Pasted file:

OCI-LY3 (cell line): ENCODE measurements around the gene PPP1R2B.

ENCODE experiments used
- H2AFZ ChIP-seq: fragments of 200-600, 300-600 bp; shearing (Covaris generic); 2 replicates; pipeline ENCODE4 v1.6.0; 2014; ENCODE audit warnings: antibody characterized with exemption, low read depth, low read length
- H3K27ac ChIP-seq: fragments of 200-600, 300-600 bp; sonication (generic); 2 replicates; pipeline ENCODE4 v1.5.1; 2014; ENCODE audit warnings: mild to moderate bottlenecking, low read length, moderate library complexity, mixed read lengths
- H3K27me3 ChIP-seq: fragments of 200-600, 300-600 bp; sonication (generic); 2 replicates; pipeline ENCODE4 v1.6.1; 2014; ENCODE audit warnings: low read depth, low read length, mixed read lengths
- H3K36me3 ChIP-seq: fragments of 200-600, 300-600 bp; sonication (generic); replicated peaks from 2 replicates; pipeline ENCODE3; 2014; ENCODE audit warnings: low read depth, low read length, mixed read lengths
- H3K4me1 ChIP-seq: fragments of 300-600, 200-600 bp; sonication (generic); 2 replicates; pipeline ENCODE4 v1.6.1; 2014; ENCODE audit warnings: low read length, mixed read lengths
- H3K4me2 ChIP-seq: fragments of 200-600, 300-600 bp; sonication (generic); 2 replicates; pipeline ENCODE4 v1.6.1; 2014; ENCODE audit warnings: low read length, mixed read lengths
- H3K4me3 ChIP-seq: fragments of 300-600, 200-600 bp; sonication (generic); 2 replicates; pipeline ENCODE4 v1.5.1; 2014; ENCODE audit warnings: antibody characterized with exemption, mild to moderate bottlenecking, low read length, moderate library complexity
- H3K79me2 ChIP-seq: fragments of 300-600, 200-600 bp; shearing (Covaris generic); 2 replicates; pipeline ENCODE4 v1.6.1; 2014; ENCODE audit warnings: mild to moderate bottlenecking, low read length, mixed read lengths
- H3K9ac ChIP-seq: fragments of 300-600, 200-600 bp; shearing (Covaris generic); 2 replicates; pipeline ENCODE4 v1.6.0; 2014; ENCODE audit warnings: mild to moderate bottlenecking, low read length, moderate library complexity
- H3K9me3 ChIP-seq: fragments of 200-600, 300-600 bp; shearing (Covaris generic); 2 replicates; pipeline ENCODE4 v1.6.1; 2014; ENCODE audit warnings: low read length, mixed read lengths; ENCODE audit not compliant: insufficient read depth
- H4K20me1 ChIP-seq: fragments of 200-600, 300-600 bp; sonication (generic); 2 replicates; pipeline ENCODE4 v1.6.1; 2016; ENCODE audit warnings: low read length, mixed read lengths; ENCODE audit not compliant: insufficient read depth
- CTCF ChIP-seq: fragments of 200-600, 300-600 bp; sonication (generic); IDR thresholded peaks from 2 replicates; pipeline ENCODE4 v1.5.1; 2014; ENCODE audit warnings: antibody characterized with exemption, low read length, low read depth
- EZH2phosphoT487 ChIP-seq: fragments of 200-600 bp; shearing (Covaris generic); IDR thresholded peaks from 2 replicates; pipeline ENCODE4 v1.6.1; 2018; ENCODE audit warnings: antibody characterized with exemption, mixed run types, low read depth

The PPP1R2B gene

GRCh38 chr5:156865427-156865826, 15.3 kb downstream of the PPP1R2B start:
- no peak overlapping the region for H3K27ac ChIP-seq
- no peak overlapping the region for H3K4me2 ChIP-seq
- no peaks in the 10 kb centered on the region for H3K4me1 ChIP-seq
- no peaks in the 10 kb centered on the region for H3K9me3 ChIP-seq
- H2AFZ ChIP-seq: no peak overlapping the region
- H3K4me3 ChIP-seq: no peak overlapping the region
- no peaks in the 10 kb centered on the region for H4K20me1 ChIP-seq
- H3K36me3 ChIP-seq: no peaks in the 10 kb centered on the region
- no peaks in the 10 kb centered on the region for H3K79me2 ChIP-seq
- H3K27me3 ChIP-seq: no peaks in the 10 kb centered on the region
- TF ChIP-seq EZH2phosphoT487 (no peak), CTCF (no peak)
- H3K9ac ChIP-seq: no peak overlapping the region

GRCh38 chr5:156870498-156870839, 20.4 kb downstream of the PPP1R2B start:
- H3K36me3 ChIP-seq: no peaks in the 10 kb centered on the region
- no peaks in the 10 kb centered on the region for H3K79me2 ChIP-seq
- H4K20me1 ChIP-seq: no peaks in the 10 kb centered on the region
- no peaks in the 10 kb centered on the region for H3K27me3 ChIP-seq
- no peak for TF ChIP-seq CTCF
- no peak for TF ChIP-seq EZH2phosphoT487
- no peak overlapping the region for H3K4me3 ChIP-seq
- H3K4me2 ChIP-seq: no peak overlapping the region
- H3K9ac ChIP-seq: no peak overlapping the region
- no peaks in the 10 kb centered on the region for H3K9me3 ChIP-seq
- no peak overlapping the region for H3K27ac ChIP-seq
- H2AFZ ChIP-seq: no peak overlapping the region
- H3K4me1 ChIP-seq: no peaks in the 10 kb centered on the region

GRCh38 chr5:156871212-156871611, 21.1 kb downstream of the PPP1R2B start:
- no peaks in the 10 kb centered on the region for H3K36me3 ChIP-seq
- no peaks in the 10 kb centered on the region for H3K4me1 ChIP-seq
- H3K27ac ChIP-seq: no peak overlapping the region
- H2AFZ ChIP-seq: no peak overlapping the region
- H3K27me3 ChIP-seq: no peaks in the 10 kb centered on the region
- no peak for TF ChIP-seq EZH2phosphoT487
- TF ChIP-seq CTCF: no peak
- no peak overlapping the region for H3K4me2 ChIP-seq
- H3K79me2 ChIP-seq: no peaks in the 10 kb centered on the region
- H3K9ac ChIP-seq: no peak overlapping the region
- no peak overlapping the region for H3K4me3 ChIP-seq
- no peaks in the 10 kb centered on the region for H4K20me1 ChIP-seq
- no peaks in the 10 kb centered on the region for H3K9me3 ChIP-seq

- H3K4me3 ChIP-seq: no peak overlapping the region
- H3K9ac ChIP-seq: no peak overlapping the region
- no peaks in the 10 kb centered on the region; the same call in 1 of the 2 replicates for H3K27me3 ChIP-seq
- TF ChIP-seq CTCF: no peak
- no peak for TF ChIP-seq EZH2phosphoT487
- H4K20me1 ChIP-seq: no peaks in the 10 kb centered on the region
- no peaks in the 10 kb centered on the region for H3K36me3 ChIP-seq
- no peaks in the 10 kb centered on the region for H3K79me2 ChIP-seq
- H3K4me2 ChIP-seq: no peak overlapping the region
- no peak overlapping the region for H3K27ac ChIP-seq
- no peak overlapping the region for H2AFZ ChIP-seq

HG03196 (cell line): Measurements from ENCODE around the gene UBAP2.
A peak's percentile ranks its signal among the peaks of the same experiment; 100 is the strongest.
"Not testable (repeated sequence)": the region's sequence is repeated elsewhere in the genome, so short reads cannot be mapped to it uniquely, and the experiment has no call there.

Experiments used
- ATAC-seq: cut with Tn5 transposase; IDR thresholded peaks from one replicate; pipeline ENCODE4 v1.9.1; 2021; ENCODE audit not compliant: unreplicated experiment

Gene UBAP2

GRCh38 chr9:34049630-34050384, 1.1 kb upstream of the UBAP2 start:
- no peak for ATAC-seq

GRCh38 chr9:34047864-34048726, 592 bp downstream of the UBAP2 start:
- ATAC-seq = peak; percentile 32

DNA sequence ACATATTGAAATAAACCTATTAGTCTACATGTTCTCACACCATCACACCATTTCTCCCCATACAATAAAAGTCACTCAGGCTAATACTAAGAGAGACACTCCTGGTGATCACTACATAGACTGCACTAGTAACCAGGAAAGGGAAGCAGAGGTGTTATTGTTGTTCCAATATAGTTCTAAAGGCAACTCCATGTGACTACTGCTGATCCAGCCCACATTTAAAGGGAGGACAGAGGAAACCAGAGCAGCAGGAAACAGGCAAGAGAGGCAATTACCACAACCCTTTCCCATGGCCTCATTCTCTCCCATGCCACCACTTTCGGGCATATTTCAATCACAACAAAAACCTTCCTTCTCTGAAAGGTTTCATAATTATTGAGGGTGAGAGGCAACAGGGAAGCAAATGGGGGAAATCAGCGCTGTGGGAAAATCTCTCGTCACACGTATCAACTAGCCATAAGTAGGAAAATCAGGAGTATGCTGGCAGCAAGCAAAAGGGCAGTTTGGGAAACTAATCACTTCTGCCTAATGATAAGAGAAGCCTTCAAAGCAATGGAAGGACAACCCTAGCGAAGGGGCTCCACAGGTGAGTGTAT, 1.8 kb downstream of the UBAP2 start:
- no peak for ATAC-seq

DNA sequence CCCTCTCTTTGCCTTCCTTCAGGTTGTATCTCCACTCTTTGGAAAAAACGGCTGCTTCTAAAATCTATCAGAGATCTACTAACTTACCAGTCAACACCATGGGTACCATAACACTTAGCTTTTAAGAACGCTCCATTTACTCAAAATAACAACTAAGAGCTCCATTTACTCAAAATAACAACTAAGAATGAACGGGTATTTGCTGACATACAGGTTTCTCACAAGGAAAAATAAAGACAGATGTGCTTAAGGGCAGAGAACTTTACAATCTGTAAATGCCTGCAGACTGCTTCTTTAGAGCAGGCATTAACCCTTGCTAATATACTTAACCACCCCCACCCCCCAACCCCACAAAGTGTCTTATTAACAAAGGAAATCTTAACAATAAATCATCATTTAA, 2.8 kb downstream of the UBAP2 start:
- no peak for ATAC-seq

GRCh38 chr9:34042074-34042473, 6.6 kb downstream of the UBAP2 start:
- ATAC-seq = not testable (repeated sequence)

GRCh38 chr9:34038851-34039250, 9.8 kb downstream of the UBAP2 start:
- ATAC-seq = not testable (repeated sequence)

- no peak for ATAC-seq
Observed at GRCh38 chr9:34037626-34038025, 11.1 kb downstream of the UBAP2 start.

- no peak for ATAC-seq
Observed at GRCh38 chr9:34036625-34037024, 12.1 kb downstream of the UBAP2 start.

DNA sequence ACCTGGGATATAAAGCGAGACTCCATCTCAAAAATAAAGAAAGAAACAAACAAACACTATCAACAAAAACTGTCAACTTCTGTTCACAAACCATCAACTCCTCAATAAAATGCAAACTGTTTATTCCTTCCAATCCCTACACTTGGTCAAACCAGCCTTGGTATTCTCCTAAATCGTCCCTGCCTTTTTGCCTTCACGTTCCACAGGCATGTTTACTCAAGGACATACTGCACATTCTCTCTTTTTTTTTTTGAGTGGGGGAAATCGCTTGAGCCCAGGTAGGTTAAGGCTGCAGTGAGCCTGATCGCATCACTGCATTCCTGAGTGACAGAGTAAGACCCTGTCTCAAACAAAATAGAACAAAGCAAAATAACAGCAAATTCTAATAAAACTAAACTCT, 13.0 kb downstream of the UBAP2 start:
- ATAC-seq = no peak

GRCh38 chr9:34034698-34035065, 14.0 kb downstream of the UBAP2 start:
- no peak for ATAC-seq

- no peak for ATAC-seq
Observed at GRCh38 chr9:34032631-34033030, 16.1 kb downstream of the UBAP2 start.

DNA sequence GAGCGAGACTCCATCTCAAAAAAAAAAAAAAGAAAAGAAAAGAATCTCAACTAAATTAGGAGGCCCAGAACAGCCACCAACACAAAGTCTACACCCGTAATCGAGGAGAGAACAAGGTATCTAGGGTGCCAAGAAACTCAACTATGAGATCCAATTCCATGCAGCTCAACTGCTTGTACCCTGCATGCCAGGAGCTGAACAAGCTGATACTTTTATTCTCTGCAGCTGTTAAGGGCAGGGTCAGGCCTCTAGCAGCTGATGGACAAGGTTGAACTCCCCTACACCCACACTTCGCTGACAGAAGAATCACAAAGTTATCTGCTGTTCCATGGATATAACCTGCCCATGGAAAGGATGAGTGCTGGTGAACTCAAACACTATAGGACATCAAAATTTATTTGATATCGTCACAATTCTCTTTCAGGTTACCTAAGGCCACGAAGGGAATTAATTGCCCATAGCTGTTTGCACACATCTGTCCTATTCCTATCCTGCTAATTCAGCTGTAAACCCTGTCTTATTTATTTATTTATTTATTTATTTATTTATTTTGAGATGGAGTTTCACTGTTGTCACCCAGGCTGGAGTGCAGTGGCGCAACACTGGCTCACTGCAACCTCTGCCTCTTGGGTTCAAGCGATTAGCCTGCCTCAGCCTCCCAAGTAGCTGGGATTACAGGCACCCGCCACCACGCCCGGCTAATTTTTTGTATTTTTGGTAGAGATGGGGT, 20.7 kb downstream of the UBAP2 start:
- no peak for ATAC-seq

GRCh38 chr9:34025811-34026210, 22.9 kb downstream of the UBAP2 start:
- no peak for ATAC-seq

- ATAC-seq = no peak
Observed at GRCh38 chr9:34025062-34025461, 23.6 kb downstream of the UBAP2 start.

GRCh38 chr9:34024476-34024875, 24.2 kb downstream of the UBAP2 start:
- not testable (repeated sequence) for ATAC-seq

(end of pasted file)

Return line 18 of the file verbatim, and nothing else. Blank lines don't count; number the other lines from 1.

- no peak overlapping the region for H3K27ac ChIP-seq